Further progress was made when Elizabeth was able to draw refined pictures of communicators in the darkness; one of which was completed in about thirty seconds. When others heard of her ability, she found herself besieged by requests to witness her mediumship. In time, she travelled to other countries, e.g. France, Norway, Belgium, Sweden and Germany, due to the demand for her mediumship.     Continuing the attempt to develop, on first trying to produce materializations, she said that she sensed how, 'the air around me seemed agitated as though a bird was fluttering about'. Nonetheless, she felt a hand upon her that she recorded as having 'the effect of soothing my fear and excitement'.(4) The first materialized form was partial and both Elizabeth and the sitters, saw a man's face smiling at them in the light of the gas lamp; Elizabeth suddenly realized that it was Walter. After this experience, more people were selected to join the circle and witness the events that took place; in the day, they were conducted with some light allowed through the upper window, and in the evening, there was light from gas jets. These seances, with guests, were successful, and Elizabeth recorded how the cost of the séance room, etc, was met through a fund contributed to by the members, with any surplus being given to the poor and sick, about whom she felt very distressed.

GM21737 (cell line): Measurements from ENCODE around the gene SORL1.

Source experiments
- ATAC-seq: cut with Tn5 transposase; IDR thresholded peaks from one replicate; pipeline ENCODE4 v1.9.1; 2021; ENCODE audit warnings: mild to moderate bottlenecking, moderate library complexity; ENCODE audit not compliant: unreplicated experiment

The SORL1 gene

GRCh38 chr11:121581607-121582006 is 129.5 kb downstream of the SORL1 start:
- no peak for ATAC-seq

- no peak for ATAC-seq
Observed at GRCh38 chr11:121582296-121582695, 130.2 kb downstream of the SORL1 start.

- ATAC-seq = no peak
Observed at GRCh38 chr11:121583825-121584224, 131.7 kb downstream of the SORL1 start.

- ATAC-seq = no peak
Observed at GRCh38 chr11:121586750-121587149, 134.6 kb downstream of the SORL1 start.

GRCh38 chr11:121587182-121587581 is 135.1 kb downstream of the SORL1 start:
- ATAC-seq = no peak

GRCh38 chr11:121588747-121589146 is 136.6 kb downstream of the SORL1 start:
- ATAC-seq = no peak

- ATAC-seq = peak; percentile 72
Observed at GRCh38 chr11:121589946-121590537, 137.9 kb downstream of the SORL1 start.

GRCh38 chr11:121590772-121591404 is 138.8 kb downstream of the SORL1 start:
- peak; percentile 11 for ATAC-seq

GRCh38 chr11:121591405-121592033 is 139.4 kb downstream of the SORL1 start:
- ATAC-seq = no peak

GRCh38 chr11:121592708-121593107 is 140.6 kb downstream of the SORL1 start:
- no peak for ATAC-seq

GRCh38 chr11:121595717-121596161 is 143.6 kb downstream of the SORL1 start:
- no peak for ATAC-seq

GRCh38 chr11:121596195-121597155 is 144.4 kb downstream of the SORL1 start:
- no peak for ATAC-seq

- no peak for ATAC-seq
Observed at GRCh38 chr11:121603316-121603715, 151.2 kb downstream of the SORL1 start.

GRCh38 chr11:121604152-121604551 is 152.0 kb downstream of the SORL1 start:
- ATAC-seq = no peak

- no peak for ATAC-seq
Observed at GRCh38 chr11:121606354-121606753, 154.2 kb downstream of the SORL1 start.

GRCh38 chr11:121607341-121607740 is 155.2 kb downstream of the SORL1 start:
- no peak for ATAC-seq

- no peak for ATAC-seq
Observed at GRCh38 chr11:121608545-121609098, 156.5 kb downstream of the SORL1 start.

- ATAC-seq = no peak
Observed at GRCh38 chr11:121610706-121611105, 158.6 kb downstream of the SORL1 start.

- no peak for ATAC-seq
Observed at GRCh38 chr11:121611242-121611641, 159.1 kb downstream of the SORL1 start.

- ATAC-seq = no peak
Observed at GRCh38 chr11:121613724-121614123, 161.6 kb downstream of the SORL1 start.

There was clear progress in the production of materializations; Walter, a frequent visitor, 'seemed to make himself rapidly familiar with all the company'. At the conclusion of this particular series of séances, one next-visitor who began to make an appearance was Yolande, a young Arab girl, and Elizabeth pointed out that she, 'soon became, as it were, the leading feature of our séances'. Elizabeth also related how on one occasion, Yolande 'gradually dissolved into mist under the scrutiny of twenty pairs of eyes, [her] shawl was left lying on the floor...the shawl would itself gradually vanish in the same manner as its wearer'. During these occasions, Elizabeth did not fall into the usual trance-state and also became aware of the link between herself and the materialized person, and stated: 'There seemed to exist a strange link between us...I seemed to lose, not my individuality, but my strength and power of exertion, and though I did not then know it, a great portion of my material substance'.(5)